In the final days of the Clinton investigation, the attorney general at the time, Loretta E. Lynch, held an impromptu private meeting with former President Bill Clinton when the two found themselves unexpectedly on the same tarmac at Phoenix Sky Harbor International Airport. The meeting led to calls for Ms. Lynch to recuse herself from the investigation. She did not, but said she would defer to the F.B.I. and career prosecutors on whether to prosecute Mrs. Clinton. The tarmac meeting, as well as Ms. Lynch’s half-in-half-out response, are expected to be criticized in Thursday’s report. Ms. Lynch has already said she regrets the meeting.
What about those text messages?
Two F.B.I. officials, who were assigned to both cases, exchanged text messages that revealed strong anti-Trump sentiment. They said Mrs. Clinton “just has to win” and described a potential victory by Mr. Trump as “terrifying.”
Mr. Trump’s supporters have seized on these messages as evidence that the F.B.I. was biased against him. The inspector general is expected to criticize the officials, Peter Strzok and Lisa Page, but his conclusions on the matter will be closely watched. F.B.I. regulations allow agents to express opinions both “privately and publicly on political subjects and candidates.”
Will Giuliani make an appearance?
Mr. Horowitz has said he is investigating whether officials improperly disclosed information about the Clinton case to journalists. But one of the most intriguing questions involves the potential leak of information to one of Mr. Trump’s key campaign surrogates, Rudolph W. Giuliani. Mr. Giuliani appeared on Fox News in October 2016 and hinted that big news was about to break:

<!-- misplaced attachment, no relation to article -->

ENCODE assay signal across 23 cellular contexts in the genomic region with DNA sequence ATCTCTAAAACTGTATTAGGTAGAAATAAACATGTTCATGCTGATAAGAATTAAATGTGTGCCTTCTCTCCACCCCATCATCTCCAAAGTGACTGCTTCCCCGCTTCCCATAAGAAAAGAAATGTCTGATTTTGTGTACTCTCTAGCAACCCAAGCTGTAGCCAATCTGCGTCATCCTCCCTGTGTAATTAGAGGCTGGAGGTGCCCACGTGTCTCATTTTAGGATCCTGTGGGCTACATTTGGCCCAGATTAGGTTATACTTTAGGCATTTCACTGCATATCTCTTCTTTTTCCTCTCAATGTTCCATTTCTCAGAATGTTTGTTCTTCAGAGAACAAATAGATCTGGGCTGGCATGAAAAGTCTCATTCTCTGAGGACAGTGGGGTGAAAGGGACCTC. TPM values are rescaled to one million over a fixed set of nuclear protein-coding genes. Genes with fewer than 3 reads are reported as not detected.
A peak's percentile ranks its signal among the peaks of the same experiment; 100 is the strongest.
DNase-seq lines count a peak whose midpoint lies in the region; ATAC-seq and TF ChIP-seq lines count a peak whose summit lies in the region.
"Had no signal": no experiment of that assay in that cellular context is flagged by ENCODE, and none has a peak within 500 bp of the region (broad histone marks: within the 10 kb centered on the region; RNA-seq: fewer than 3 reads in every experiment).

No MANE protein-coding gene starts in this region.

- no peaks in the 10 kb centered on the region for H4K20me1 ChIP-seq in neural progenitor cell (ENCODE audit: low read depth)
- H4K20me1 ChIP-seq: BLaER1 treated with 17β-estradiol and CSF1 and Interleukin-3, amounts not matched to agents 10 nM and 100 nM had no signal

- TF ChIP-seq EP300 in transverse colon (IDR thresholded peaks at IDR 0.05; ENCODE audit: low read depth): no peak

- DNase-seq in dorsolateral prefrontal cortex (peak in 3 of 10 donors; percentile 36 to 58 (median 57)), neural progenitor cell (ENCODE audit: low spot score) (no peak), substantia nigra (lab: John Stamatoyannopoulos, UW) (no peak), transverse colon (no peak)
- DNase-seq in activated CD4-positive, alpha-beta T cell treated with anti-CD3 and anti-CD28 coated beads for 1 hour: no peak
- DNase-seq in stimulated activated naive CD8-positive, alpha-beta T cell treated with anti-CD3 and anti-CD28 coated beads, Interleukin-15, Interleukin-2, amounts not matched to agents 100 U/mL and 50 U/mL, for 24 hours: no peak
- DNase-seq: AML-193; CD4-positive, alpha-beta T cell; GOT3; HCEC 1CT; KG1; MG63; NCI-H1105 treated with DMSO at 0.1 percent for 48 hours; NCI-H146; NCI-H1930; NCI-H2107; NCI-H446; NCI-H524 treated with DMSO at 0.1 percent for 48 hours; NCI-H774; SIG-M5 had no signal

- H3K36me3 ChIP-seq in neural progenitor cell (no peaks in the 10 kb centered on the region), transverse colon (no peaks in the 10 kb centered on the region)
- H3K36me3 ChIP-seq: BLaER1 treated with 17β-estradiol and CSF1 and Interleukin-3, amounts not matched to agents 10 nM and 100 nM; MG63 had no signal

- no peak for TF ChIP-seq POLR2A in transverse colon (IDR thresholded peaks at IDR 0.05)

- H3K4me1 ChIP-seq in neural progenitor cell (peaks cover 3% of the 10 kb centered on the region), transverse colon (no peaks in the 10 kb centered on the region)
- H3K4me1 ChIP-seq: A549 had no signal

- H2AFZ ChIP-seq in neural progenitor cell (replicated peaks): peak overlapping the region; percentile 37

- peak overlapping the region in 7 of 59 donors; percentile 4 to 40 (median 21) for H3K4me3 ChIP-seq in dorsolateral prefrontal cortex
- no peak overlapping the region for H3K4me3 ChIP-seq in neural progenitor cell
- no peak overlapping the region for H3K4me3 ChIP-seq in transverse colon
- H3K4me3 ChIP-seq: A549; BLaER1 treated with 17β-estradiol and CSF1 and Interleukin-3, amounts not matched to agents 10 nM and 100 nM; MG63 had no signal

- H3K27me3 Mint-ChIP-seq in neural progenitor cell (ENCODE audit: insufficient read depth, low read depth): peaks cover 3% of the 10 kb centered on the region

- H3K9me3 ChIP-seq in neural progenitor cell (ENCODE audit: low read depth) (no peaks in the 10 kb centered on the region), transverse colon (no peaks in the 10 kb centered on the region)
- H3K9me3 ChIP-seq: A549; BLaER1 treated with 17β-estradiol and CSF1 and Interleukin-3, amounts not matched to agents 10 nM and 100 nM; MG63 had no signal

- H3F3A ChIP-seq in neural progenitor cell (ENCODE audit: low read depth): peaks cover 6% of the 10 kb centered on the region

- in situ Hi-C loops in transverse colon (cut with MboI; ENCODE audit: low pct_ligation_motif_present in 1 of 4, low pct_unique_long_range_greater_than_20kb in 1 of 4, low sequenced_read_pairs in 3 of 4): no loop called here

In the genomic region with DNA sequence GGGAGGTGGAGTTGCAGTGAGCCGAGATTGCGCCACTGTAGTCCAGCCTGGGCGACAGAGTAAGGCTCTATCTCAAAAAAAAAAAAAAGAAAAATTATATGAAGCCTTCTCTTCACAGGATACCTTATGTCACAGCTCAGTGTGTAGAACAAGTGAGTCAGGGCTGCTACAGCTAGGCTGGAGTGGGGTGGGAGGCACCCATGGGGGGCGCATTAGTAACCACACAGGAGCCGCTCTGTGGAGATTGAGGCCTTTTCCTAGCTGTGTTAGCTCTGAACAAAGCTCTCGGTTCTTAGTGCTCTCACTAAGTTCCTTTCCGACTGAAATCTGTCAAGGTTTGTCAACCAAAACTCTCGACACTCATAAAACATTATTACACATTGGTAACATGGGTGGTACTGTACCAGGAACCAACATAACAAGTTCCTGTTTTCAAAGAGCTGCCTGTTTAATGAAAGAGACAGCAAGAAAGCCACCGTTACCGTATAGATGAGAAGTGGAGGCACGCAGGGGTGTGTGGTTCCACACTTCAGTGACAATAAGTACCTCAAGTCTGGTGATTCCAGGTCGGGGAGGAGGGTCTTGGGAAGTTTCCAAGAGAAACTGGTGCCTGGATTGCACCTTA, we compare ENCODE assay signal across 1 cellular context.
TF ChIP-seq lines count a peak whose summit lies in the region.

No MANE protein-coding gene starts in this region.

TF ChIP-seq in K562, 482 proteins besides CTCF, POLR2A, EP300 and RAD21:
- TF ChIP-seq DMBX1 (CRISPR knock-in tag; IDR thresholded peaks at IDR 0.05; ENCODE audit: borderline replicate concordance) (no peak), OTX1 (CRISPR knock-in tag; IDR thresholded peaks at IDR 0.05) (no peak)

“I mean, I’m talking about some pretty big surprises,” he said in one interview. In another, he referenced Mrs. Clinton and said he expected the surprises to surface in the coming days.
Two days later, Mr. Comey broke the news that the F.B.I. was once again investigating Mrs. Clinton and her emails. Mr. Comey has said he ordered an investigation into that disclosure but it is not clear what came of it.
Mr. Giuliani is now a lawyer for Mr. Trump, who has railed against inappropriate disclosures to reporters.
Was the F.B.I. slow to respond?
The inspector general is expected to criticize officials at F.B.I. headquarters for the speed at which they responded to the discovery of new emails on a laptop belonging to the estranged husband of one of Mrs. Clinton’s top aides. Critics, including some inside the F.B.I., have suggested that officials at headquarters were uninterested in revisiting the investigation before the election.
And did any of it matter?
The report is expected to run more than 500 pages, and it is likely to criticize many of these decisions and more. It is unclear where Mr. Horowitz will come down on the larger question of whether any of these decisions affected the outcome of the case. Inspectors general do not often second-guess investigative conclusions, and it is not clear that Mr. Horowitz will weigh in on whether the decision not to charge Mrs. Clinton was the right one.
As for whether Mr. Comey cost Mrs. Clinton the election? She says he did. Some political scientists have pointed to data to argue that point. But that is one area the report is unlikely to touch.